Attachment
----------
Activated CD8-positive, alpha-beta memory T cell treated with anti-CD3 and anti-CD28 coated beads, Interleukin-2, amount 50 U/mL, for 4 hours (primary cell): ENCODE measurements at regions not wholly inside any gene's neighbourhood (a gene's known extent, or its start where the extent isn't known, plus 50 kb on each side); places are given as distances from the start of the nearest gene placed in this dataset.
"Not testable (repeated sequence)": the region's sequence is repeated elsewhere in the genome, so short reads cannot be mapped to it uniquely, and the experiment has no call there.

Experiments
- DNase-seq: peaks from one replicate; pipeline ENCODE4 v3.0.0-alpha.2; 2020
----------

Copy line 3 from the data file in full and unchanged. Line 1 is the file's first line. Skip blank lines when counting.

Experiments